The Association has
had just four presidents since its foundation by Christian military men from
four nations, Germany Britain, Holland and Sweden. The first president was a
Dutchman, Baron Von Tuyll. In 1965, a British General, Sir Robert Ewbank,
took over as president until 1976 when he handed over to an American,
General Clay Buckingham. He in turn handed over in 1991 to a British
General, Sir Laurence New.
In September this year
the Association welcomes its fifth president, General Pil Sup Lee, formerly
Chairman of the South Korean Joint Chiefs of Staff. It looks to be an
exciting development. For General Lee is a remarkable man, touched by God in
many ways during his military career, and with much to say about
Christianity and the military. One example of his devotion: on his
retirement he turned down lucrative offers of top jobs in commerce, in order
to devote the rest of his life to Christian mission.
wrote last week of the dynamic nature of
Christianity in Korea. It seems to me inevitable that we are set to see a
succession of Koreans assuming top positions in international Christian
bodies. It is a development to be welcomed.
two-and-a-half years ago I attended the Baptist World Alliance Congress here
in Melbourne, and we elected as our new president Billy Jang Hwan Kim,
pastor of the 15,000-member Central Baptist Church in Suwon, Korea.
The “Operation World”
Christian handbook reports that 10,646 Korean missionaries are serving in
156 countries. That’s more than from any country except the United States.
The Catholic Church in
Korea is as dynamic as its Protestant brothers and sisters. Around 150,000
received into the Church each year, the highest baptism rate in the
world. With a priest shortage in some Western countries, Korean priests are
even manning parishes in France and elsewhere.
Probably all this
activity would be even greater were it not that many Koreans have real
difficulties achieving fluency in foreign languages. Archaic foreign
language teaching methods at Korean schools force students to spend hours on
learning grammar and vocabulary and syntax – treating language as something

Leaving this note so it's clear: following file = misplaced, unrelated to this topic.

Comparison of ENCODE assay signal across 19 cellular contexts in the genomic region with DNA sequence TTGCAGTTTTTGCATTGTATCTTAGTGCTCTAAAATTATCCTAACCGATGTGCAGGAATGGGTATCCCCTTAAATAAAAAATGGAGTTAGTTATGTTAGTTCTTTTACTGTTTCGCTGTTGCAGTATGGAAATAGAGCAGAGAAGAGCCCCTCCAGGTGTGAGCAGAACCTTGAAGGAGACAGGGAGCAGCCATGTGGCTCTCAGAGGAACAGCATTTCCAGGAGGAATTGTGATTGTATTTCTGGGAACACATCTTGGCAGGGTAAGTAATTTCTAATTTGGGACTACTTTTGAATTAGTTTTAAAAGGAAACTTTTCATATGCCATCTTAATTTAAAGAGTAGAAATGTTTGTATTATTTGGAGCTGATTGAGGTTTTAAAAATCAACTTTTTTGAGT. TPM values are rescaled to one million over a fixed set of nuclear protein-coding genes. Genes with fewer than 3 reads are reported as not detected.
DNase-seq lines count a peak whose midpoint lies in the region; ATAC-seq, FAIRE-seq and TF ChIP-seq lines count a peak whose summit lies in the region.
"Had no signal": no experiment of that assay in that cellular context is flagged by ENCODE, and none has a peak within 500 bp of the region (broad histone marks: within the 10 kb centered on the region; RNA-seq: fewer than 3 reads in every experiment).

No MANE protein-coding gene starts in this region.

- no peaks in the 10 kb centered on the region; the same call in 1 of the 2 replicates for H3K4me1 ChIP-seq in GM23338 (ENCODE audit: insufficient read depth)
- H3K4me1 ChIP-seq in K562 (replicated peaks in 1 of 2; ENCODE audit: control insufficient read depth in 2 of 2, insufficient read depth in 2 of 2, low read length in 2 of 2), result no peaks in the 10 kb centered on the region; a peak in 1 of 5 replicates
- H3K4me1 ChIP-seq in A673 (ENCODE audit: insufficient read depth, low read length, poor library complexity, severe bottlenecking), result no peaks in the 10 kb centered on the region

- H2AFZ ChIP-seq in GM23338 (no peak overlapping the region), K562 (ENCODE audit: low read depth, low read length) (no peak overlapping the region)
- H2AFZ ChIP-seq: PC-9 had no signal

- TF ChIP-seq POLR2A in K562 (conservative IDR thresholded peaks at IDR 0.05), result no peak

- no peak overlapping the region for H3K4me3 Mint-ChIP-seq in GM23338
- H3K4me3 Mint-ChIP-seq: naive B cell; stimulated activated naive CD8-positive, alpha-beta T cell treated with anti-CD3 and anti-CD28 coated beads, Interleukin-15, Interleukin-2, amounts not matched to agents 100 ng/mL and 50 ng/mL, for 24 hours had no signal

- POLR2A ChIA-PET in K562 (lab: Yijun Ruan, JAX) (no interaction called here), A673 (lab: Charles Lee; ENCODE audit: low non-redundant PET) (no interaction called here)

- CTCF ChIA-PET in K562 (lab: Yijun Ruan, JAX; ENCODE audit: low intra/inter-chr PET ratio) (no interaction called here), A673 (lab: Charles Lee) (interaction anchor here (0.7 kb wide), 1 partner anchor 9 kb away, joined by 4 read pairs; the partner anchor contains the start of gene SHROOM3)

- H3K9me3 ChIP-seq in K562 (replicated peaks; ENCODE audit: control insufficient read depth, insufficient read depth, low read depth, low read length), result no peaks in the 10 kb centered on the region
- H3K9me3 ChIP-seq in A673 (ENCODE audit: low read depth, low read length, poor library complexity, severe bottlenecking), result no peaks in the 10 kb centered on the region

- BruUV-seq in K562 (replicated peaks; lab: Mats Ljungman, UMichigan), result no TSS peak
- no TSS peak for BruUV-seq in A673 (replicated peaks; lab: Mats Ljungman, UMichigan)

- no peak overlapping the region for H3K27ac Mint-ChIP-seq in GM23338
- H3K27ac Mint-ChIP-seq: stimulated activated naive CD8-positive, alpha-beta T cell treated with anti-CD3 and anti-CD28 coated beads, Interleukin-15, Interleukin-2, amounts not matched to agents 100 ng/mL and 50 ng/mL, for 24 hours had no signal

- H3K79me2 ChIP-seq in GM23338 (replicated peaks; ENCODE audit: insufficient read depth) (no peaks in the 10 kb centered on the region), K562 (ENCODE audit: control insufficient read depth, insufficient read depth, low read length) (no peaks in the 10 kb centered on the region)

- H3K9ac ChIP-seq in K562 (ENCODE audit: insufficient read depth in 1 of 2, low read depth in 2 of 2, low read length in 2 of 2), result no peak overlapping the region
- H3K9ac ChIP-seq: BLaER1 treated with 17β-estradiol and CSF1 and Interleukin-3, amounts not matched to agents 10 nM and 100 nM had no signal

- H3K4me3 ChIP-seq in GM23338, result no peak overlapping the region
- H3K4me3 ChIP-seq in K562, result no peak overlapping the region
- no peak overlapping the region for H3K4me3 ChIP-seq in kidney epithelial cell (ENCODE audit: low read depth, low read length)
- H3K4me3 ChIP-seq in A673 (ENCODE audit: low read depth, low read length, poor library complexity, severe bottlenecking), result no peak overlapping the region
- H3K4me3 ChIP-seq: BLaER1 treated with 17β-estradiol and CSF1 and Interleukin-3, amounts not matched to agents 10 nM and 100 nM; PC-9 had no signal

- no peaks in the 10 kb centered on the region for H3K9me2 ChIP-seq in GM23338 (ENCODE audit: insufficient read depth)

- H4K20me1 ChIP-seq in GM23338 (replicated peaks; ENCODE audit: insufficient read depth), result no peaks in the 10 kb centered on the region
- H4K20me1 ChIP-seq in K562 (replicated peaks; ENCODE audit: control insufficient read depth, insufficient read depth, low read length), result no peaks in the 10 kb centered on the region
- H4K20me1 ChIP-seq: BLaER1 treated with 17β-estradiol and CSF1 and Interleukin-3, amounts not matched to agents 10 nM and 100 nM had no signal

like a science - while largely neglecting listening and speaking.
Which is not to say
that all Koreans can’t master foreign languages. I recall in the early 1980s
when I was working as a journalist in Tokyo and was commissioned by the
Wall Street Journal to spend two weeks in Seoul interviewing senior
business and government leaders for a special supplement on Korea. I was
amazed at the number of high officials and their advisers who spoke fluent
English. Many possessed PhD’s from elite US universities. This was something
I had seldom then experienced when interviewing senior Japanese officials.
(One memory of that
trip: South Korea at that time was still a military dictatorship, and I
asked a senior government official about whether the dissident Kim Dae-Jung
might be allowed to return from exile in the US. “People in Korea have
hardly heard of Kim Dae Jung,” replied the official. “It’s only in the US
that he’s well-known. In Korea no-one cares about him.” Kim Dae-Jung is of
course now president of South Korea. I sometimes wonder what’s happened to
that official. Another memory of the trip is that the Wall Street Journal
removed from one of my reports the sentence: “Many Koreans wish that the
army would concentrate on defending the country, rather than running it.”)
I repeat: it seems to
me that we are set to see a succession of Koreans assuming top positions in
international Christian bodies. Who knows, we could soon also be seeing
Korean missionaries shaking up moribund Christianity by reaching out to a
new mission field – the pagan West.
August 20th, 2002